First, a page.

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Skin of a Harvestman (SEM)

Skin of a Harvestman (SEM)

C014/9329

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50.0 MB (2.9 MB compressed)

4827 x 3620 pixels

40.9 x 30.7 cm ⏐ 16.1 x 12.1 in (300dpi)

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Credit

POWER AND SYRED / SCIENCE PHOTO LIBRARY POWER AND SYRED / SCIENCE PHOTO LIBRARY

Caption

Harvestman skin (Dicranopalpus ramosus). Scanning electron micrograph of the skin of a harvestman's abdomen. This harvestman is long-legged and has a very characteristic position when at rest making it a species easy to identify. It prefers to rest flattened onto walls or fences with it's legs outstretched. Originally absent from Europe, Dicranopalpus ramosus was first reported in Bournemouth in 1957. Harvestman differ from spiders by having only one pair of eyes on a centrally positioned ocularium, they do not have venom glands or hollow fangs and are devoid of silk glands. The pedipalps are generally less complicated than spiders and are believed to be tactile sensory organs. Unlike spiders, there are small differences between the sexes which are shown on the pedipalps. This specimen is a female. Magnification x1500 (x375 at 10cm wide).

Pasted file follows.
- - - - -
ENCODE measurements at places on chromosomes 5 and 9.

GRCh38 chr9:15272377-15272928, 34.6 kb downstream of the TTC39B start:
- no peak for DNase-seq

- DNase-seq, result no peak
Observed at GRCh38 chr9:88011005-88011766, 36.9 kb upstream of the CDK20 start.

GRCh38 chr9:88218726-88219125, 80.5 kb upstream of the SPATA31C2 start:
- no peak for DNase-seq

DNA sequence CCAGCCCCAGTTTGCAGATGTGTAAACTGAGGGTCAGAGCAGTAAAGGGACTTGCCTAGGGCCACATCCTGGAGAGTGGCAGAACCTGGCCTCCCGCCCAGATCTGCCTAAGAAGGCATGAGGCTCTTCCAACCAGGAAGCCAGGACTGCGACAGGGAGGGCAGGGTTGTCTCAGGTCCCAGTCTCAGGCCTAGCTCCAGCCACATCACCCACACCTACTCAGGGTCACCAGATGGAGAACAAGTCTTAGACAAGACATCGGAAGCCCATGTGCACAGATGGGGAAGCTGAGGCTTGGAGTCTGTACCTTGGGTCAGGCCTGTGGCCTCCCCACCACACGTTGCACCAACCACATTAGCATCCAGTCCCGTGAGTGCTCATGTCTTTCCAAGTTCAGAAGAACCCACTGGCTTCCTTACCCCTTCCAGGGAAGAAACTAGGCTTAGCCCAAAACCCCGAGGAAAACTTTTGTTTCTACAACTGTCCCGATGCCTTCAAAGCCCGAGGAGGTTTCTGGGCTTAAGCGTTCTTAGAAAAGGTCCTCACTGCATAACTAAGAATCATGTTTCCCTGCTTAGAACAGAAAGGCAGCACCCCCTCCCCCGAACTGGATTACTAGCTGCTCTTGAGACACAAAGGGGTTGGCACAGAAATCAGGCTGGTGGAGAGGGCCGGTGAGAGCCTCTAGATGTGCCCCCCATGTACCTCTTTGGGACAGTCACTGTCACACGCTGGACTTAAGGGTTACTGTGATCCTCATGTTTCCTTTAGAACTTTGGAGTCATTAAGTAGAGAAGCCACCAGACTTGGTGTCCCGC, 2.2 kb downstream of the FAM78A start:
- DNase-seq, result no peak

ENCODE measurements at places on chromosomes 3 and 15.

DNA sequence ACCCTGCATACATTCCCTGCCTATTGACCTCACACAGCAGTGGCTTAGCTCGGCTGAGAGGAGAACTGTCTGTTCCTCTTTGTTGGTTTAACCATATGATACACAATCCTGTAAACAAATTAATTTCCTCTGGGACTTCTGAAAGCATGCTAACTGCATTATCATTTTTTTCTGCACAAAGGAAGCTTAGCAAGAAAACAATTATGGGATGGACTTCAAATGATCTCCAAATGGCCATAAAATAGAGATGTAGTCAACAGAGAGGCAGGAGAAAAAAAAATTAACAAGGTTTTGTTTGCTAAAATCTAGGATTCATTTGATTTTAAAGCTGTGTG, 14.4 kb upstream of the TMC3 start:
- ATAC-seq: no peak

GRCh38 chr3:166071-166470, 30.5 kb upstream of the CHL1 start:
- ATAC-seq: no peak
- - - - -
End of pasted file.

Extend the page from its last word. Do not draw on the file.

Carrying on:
Release details

Model release not required. Property release not required.

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